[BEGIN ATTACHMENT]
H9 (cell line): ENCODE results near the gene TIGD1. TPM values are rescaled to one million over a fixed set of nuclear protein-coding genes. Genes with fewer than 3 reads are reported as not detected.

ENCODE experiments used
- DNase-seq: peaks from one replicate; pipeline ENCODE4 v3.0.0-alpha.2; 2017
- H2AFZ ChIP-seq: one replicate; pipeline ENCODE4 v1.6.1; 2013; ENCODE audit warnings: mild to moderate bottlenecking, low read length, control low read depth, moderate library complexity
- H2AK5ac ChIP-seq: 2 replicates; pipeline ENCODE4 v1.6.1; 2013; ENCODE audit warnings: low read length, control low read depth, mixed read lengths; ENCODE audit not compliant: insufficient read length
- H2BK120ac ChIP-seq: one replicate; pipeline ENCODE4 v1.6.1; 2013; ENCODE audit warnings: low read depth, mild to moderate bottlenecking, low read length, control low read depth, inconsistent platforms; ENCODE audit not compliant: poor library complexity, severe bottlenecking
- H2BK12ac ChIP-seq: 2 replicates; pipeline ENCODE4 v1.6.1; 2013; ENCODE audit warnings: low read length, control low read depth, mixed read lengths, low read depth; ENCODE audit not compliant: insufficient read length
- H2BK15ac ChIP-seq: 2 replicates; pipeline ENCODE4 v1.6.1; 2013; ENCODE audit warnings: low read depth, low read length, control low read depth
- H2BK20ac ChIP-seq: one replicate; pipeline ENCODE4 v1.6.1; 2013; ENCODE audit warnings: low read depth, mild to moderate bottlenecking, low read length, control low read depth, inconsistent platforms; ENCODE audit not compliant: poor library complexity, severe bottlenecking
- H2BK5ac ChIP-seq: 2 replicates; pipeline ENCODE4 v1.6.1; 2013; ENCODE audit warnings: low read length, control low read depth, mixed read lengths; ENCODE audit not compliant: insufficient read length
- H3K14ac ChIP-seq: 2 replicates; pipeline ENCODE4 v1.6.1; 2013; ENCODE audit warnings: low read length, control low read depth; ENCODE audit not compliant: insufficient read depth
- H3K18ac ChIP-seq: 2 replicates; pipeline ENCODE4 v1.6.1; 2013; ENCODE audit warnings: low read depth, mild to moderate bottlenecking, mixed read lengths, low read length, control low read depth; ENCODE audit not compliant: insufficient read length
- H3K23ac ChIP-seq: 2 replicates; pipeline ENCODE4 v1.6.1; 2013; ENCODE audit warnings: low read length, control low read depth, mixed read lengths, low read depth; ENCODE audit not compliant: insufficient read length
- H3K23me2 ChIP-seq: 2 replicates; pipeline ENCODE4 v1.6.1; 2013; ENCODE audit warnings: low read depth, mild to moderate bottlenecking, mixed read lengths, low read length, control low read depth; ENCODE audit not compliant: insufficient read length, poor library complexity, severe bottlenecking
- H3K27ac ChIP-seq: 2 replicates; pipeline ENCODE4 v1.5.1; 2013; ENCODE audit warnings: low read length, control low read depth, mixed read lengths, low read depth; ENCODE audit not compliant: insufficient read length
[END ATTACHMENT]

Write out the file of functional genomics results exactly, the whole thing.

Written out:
H9 (cell line): ENCODE results near the gene TIGD1. TPM values are rescaled to one million over a fixed set of nuclear protein-coding genes. Genes with fewer than 3 reads are reported as not detected.

ENCODE experiments used
- DNase-seq: peaks from one replicate; pipeline ENCODE4 v3.0.0-alpha.2; 2017
- H2AFZ ChIP-seq: one replicate; pipeline ENCODE4 v1.6.1; 2013; ENCODE audit warnings: mild to moderate bottlenecking, low read length, control low read depth, moderate library complexity
- H2AK5ac ChIP-seq: 2 replicates; pipeline ENCODE4 v1.6.1; 2013; ENCODE audit warnings: low read length, control low read depth, mixed read lengths; ENCODE audit not compliant: insufficient read length
- H2BK120ac ChIP-seq: one replicate; pipeline ENCODE4 v1.6.1; 2013; ENCODE audit warnings: low read depth, mild to moderate bottlenecking, low read length, control low read depth, inconsistent platforms; ENCODE audit not compliant: poor library complexity, severe bottlenecking
- H2BK12ac ChIP-seq: 2 replicates; pipeline ENCODE4 v1.6.1; 2013; ENCODE audit warnings: low read length, control low read depth, mixed read lengths, low read depth; ENCODE audit not compliant: insufficient read length
- H2BK15ac ChIP-seq: 2 replicates; pipeline ENCODE4 v1.6.1; 2013; ENCODE audit warnings: low read depth, low read length, control low read depth
- H2BK20ac ChIP-seq: one replicate; pipeline ENCODE4 v1.6.1; 2013; ENCODE audit warnings: low read depth, mild to moderate bottlenecking, low read length, control low read depth, inconsistent platforms; ENCODE audit not compliant: poor library complexity, severe bottlenecking
- H2BK5ac ChIP-seq: 2 replicates; pipeline ENCODE4 v1.6.1; 2013; ENCODE audit warnings: low read length, control low read depth, mixed read lengths; ENCODE audit not compliant: insufficient read length
- H3K14ac ChIP-seq: 2 replicates; pipeline ENCODE4 v1.6.1; 2013; ENCODE audit warnings: low read length, control low read depth; ENCODE audit not compliant: insufficient read depth
- H3K18ac ChIP-seq: 2 replicates; pipeline ENCODE4 v1.6.1; 2013; ENCODE audit warnings: low read depth, mild to moderate bottlenecking, mixed read lengths, low read length, control low read depth; ENCODE audit not compliant: insufficient read length
- H3K23ac ChIP-seq: 2 replicates; pipeline ENCODE4 v1.6.1; 2013; ENCODE audit warnings: low read length, control low read depth, mixed read lengths, low read depth; ENCODE audit not compliant: insufficient read length
- H3K23me2 ChIP-seq: 2 replicates; pipeline ENCODE4 v1.6.1; 2013; ENCODE audit warnings: low read depth, mild to moderate bottlenecking, mixed read lengths, low read length, control low read depth; ENCODE audit not compliant: insufficient read length, poor library complexity, severe bottlenecking
- H3K27ac ChIP-seq: 2 replicates; pipeline ENCODE4 v1.5.1; 2013; ENCODE audit warnings: low read length, control low read depth, mixed read lengths, low read depth; ENCODE audit not compliant: insufficient read length